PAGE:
Tag Archive: strong wind

Electric Wavewalk 700 in Key Largo snorkeling tour

By Captain Larry Jarboe

W700 shuttle to the reef –

Wavewalking is not just about fishing.

Yesterday, in Key Largo, the wind was ripping about 20-25 kts. out of the East. We had a friend from NYC who was facing her last vacation day in the Keys. My wife had promised her a snorkel trip on the reef and it was my job to make it happen.

Despite the gusty wind and skirting a large squall, I knew the conditions would afford a calm pocket of water behind Grecian Rocks on dead low tide.

After a rather tumultuous ride offshore, we tied to one of the mooring balls behind the reef. Due to shifting wind, the mooring lines have to be far away enough from the coral rocks to allow boats to swing 360 degrees and not hit the shallow reef. This means snorkelers have to swim the distance of about half a football field of grass and sand to get to the edge of the reef where most of the fish reside.

This is a long way for many people to swim against the wind surge but it beats trying to snorkel in 4-5 foot seas which was the norm everywhere else..

I launched my W700 with a bow mounted Minnkota Rip Tide electric trolling motor from the mother ship. A line tied to a ring buoy trailed as a stern line to tow my two masked grand matrons to snorkeling nirvana. Of course, I waited at the edge of the reef to provide a place of rest and a leisurely ride home.

In addition to fishing, duck hunting, exploring, stand up joystick water skimming or laid back paddle yakking, the W700 makes a fine yacht tender as well as a snorkeler shuttle service to the reef.

Saddled aboard his trusty Wavewalk steed, indeed, Larry, The Stable Guy, got ‘er done.

Again…

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Larry The Stable Guy

By Captain Larry Jarboe

Over the weekend, I bow mounted a 30 lb. thrust Minnkota Endura electric trolling motor to my W700. This $99 motor is over 20 years old. Though it is labeled for freshwater use, it works fine in saltwater if it is hosed off after usage

Though I’d like to use a lithium battery, the price is still too high. So, I have an extra marine lead acid battery that slips easily into the forward hull.

With the motor locked in forward, it is easy to steer with a long handled canoe paddle from the stern while standing and even perform some slightly impressive maneuvers. This is wonderfully enjoyable but not too strenuous exercise.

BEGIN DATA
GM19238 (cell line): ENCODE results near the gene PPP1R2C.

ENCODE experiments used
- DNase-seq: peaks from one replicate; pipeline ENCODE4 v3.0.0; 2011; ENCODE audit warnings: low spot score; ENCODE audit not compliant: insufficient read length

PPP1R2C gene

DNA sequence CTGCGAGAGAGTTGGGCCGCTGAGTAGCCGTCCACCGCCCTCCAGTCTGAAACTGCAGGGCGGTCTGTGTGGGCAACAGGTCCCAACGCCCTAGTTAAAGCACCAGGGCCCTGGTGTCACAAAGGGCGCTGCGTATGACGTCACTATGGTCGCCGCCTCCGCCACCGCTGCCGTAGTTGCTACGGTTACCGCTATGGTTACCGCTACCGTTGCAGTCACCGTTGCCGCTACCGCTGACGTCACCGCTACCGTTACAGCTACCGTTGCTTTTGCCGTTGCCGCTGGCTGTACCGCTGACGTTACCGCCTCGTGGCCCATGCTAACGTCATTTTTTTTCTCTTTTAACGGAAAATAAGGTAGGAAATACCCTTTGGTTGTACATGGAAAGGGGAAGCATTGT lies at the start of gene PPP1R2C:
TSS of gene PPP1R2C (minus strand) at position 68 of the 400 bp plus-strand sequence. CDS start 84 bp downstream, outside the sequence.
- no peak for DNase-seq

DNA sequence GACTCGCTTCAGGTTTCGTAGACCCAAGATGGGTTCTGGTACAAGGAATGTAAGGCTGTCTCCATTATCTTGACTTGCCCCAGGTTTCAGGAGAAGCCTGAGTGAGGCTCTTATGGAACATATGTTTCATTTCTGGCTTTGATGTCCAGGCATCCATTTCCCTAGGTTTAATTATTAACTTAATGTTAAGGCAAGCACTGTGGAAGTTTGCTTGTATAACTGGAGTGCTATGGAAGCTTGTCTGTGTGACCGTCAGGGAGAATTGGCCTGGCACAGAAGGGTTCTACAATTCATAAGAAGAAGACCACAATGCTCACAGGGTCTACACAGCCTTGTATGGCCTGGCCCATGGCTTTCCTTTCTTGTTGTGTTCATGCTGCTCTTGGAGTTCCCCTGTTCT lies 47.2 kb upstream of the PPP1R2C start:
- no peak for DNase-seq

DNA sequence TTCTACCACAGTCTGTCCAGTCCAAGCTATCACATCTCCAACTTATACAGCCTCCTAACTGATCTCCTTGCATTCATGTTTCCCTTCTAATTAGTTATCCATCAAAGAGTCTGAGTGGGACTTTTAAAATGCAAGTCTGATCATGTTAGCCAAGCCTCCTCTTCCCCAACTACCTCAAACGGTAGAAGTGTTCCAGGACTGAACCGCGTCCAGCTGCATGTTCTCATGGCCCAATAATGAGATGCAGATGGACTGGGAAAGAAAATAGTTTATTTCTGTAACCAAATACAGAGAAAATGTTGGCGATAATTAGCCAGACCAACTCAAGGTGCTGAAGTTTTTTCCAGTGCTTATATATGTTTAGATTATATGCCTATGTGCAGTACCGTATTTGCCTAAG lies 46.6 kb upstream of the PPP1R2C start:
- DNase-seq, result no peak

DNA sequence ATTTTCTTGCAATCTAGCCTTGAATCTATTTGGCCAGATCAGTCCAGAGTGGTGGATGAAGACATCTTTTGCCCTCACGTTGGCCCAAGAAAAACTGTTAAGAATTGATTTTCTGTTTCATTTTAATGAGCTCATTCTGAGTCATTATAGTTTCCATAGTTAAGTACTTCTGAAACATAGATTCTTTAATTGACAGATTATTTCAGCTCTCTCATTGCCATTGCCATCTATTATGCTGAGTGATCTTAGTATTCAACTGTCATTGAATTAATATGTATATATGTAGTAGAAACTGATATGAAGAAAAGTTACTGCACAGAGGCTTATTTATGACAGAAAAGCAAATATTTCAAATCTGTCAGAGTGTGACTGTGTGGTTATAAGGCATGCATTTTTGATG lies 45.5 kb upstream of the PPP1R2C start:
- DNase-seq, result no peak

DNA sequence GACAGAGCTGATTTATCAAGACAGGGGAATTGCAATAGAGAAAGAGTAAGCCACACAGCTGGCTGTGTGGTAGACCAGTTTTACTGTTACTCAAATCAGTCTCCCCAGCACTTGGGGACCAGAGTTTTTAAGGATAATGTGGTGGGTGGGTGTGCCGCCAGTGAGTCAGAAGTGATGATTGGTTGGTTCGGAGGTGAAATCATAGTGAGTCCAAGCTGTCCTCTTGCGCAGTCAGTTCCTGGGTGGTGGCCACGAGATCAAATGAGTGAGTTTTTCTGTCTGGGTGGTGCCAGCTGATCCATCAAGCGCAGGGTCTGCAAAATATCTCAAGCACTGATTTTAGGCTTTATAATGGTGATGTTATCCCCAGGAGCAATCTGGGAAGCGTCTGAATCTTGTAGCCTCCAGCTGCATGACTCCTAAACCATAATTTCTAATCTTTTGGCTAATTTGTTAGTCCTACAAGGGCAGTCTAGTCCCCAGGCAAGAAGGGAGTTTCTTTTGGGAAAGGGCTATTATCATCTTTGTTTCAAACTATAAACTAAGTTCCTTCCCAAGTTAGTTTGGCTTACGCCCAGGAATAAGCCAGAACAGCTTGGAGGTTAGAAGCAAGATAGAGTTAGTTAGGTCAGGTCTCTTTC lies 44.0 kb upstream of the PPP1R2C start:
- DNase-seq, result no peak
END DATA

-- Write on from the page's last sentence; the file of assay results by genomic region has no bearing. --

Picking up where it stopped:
It was too rough on the ocean for the bikini clad paddle boarders to be able to manage the wind and chop but the lone powered paddle cat-a-yakker was able to “Get ‘er done” despite conditions that kept the other yaks and paddle boards on shore.

My other brother, Larry, may be the Cable Guy. With the W700, a little extra thrust, and the plaid sleeveless cotton shirt, I have a new moniker: Larry, The Stable Guy

P.S. – The Wavewalk ball cap and motor bracket are available to purchase on the website.

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Paddling in Strong Wind

Paddling and Tracking in Strong wind

Tracking is the main problem that paddlers need to overcome when paddling in strong wind.
Wavewalk paddlers usually report excellent performance of their boats under wind, since catamarans tracks well, generally, and also thanks to the fact that it offers multiple means for power-paddling, as well as for counter-affecting the wind.
Since 2004, thousands of people have been paddling Wavewalk kayaks from the 300, 500 and 700 series, and none of these paddlers outfitted their Wavewalk with a rudder – that cumbersome device that has become an integral part of all other types of high-end kayaks used for touring and fishing.

Here are some tips that can improve your Wavewalk kayak’s performance when you’re paddling in strong wind:

1. Paddle only in the Riding Position, which is the optimal posture for power and balancing, and lean a bit forward, with your knees lower than your hips – That would give you extra power.

2. Paddle from the middle of the cockpit, as much as possible –

  • If you paddle from its rear it would raise your W kayak’s bow and expose it to the wind, and the boat will turn away from the wind.